I’ve been anticipating this all year, ever since I got to ride in it last year at Tucson Training Camp. It’s held a small dark corner of my thoughts, slowly building excitement as the trip down here to Tucson approached. Ever since I rode in the Shoot Out last year, and missed the front pack due to getting trapped in the gutter (along the edge of the road, boxed in by other riders,) I’ve needed a touch of redemption. Now that I’m here in Tucson, it was paramount that I got to engage in the excitement of bike racing, not only in a warm climate, surrounded by strong riders, but also aboard my triathlon bike.
Yup, the Quintana Roo TT bike, with aero extensions and everything.
Sounds somewhat out-of-place, or perhaps a bit offside, but I’ve discovered that as long as you’re able to hold a straight line, stay away from the aero bars, and don’t perform any nerdy triathlete shenanigans, you’re more than welcome to participate. It’s essentially a free impromptu race, every saturday morning ranging from a 7:30am-6:00am start, depending on what time of year (check out the little breakdown of the ride HERE and a map/elevation description HERE.) It’s exciting and fast paced, and today’s ride was no exception!
It started with about a 20 minute roll-out through town; I noticed a lot of chatty banter, with far too many serious faces. I think roadies need to smile more.
|Rolling through town, lots of smiles from team Canada|
As we neared Valencia, the road that is essentially the ‘Start Line,’ there was a lot of silence, and riders shedding layers as they prepared for the beginning of the Saturday morning excitement. I’m sure many riders prepare for this ride all week, with carbon race wheels and bikes worth almost as much as my house surrounding me, to be ready to try and take that final sprint, along with the Shoot Out glory and bragging rights. I’m pretty sure having that win on a resume is a pretty big deal, far more lucrative than winning the Velo Vets Iona sprint. Even though we were at a pedestrian pace rolling out, my legs were practically bouncing and I’m pretty sure my heart rate was in zone 4.5, anticipating crossing over that starting line. We hit Valencia, and all of a sudden a rider came by the outside lane and said “let’s get this party started!”
It was action pretty much from the gun, no real breaks forming until a few miles down the road, but a hard and fast pace was set immediately. There’s no fooling about at the shoot out; if you want to stay with the front group, you’re going to have to suffer for it. Luckily for me, I not only brought my best suffer face, but I also loaded up on my favourite pre-‘race’ octane beverage: beet juice. Essentially, I felt like I brought a gun to a knife-fight.
There was no looking backwards today, I was focused on one thing, and one thing only: make the front break, and hold on for dear life. It took a turn for the hurt at 13 miles to go, or ‘The Bridge,’ where the pace gets really cranked and I definitely felt the burn for a few pedal strokes. I managed to hang on, and even to move myself through the field nearer the front of the pack. As we neared the Sprint Hill ‘Finish,’ just after mile marker 5, the main group I was in made a big effort to pull back the breakaway, which I’m fairly sure the bacon-powered Triathlete Ben Hoffman was a part of. Myself, my buddy Jesse Vondracek, and a new friend I’ve made here, Maik Twelsiek (another professional triathlete with some big wins to his name,) were all in that main group, and it strung out pretty long near the end. I managed to get myself into a good spot and finished close to the front, somewhere in the top 15(ish), a respectable spot for a triathlon nerd like me.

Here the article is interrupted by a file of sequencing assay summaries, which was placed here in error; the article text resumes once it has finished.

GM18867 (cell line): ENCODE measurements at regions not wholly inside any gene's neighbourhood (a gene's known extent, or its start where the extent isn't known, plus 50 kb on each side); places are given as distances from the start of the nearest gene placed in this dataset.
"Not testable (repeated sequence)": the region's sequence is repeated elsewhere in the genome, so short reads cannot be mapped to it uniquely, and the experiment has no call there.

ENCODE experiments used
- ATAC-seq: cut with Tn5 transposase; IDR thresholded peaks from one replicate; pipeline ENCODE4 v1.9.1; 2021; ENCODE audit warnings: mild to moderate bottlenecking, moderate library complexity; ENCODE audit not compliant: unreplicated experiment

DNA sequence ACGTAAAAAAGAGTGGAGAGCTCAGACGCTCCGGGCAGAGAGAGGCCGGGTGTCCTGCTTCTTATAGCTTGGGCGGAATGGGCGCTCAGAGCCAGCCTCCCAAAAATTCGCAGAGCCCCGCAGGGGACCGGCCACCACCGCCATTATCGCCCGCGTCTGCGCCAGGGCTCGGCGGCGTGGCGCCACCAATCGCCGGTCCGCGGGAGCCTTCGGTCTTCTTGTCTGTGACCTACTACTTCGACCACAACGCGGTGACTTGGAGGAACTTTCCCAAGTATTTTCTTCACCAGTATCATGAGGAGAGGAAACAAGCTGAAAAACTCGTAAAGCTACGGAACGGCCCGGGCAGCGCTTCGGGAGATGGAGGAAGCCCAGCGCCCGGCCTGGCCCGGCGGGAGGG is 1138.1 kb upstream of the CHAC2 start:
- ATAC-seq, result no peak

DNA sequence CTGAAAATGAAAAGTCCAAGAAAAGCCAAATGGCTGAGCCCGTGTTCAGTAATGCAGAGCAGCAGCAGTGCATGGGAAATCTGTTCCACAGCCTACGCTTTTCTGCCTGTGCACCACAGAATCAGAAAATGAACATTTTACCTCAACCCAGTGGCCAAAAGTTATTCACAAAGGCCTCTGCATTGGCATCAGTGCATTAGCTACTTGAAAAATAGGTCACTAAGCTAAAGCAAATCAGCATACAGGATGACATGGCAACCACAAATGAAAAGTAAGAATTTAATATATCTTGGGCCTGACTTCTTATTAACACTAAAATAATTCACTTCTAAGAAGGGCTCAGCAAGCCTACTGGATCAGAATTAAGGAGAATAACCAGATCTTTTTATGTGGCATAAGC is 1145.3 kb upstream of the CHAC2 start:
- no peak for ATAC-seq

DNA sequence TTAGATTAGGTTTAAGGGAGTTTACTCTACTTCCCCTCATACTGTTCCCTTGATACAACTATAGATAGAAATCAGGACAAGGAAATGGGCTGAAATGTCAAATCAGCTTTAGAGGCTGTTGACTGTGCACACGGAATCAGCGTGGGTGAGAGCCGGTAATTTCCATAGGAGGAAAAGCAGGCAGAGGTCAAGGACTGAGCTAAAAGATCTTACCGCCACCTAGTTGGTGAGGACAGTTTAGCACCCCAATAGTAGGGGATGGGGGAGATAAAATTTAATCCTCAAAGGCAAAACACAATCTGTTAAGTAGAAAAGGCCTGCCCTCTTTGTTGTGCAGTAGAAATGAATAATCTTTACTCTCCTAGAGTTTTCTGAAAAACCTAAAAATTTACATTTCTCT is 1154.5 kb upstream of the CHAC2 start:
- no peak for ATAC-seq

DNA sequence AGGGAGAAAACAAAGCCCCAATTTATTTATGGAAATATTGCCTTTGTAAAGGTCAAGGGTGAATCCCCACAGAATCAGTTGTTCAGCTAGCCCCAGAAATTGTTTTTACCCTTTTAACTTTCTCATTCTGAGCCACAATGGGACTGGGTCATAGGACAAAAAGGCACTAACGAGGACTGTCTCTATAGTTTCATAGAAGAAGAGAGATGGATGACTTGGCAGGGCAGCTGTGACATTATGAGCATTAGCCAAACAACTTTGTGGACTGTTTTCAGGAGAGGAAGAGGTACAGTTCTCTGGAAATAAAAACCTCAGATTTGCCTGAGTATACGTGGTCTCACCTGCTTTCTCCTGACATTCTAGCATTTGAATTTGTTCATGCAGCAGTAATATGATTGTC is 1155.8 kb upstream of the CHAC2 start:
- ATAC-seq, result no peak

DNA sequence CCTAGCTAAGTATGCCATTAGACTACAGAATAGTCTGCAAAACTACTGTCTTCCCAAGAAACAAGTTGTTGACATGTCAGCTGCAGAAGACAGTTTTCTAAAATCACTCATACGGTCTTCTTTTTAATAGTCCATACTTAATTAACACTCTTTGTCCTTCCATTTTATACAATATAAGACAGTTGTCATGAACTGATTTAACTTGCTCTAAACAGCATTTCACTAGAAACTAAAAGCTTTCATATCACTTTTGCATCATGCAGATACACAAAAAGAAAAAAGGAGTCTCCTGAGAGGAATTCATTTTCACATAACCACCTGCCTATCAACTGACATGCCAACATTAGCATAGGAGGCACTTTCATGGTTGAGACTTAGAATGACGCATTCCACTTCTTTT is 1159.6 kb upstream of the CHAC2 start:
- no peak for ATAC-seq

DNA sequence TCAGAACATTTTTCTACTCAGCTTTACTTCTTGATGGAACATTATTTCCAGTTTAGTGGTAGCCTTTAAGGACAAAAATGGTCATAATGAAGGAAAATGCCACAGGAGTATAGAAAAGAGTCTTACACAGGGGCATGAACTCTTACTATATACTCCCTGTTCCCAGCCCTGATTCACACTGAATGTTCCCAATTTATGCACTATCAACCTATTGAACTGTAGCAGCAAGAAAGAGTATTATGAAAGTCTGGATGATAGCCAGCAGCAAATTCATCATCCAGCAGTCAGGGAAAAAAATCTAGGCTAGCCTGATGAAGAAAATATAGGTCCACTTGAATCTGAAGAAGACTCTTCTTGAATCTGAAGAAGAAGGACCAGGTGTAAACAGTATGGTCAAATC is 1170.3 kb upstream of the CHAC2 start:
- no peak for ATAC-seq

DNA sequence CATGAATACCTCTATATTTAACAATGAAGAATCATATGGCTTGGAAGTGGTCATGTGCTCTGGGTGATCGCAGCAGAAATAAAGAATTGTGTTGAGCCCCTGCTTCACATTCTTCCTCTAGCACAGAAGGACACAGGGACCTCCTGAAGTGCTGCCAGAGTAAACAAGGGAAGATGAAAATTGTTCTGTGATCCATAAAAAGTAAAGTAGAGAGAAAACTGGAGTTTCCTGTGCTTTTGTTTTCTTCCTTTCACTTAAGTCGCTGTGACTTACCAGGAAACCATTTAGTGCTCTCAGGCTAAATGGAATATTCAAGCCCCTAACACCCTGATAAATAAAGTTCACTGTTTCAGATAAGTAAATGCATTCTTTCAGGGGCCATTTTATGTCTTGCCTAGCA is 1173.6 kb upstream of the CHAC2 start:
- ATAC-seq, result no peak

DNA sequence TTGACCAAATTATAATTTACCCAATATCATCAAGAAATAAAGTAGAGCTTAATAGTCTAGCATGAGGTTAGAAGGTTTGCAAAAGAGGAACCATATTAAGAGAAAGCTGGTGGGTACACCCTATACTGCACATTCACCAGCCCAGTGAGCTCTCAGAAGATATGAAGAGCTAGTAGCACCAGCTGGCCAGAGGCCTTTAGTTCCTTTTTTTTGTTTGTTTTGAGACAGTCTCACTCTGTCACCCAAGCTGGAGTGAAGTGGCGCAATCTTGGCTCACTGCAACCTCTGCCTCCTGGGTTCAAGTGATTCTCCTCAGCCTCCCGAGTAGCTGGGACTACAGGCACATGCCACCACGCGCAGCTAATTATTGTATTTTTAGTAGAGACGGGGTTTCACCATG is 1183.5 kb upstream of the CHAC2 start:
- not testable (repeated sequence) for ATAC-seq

|Jesse V, rolling on his Litespeed, during a brief recovery zone.|
The ride back included some exciting pace-line work, something you don’t get many chances to do when you’re a triathlete. It was a hard effort, really fast too, as we rode back towards town.
It was an exciting ride, the closest thing to actually racing, and I would highly encourage anyone with pack-riding ability to ride the Shoot Out if they come down to Tucson. An awesome thing to note, was seeing so many Canadian kits in the Peleton, even some local kits from the Vancouver area, including team Coastal Ride (based out of the city I work in, Delta.) There was a noticeable amount of pretty serious riders, including many members of the Smart Stop Cycling Team, plus a TON of sweet looking Champion System kits, which are hard to miss.
So far the camp has been excellent, my energy is higher than ever, and the body is back into high-mileage mode. The mileage as of 11 days of training:
Total Hrs: 55hrs
Time to go hit the hills with Jesse and the super-dog Addy for a few hrs of trail running. Then, my favourite, costco trip!
Happy training everyone!!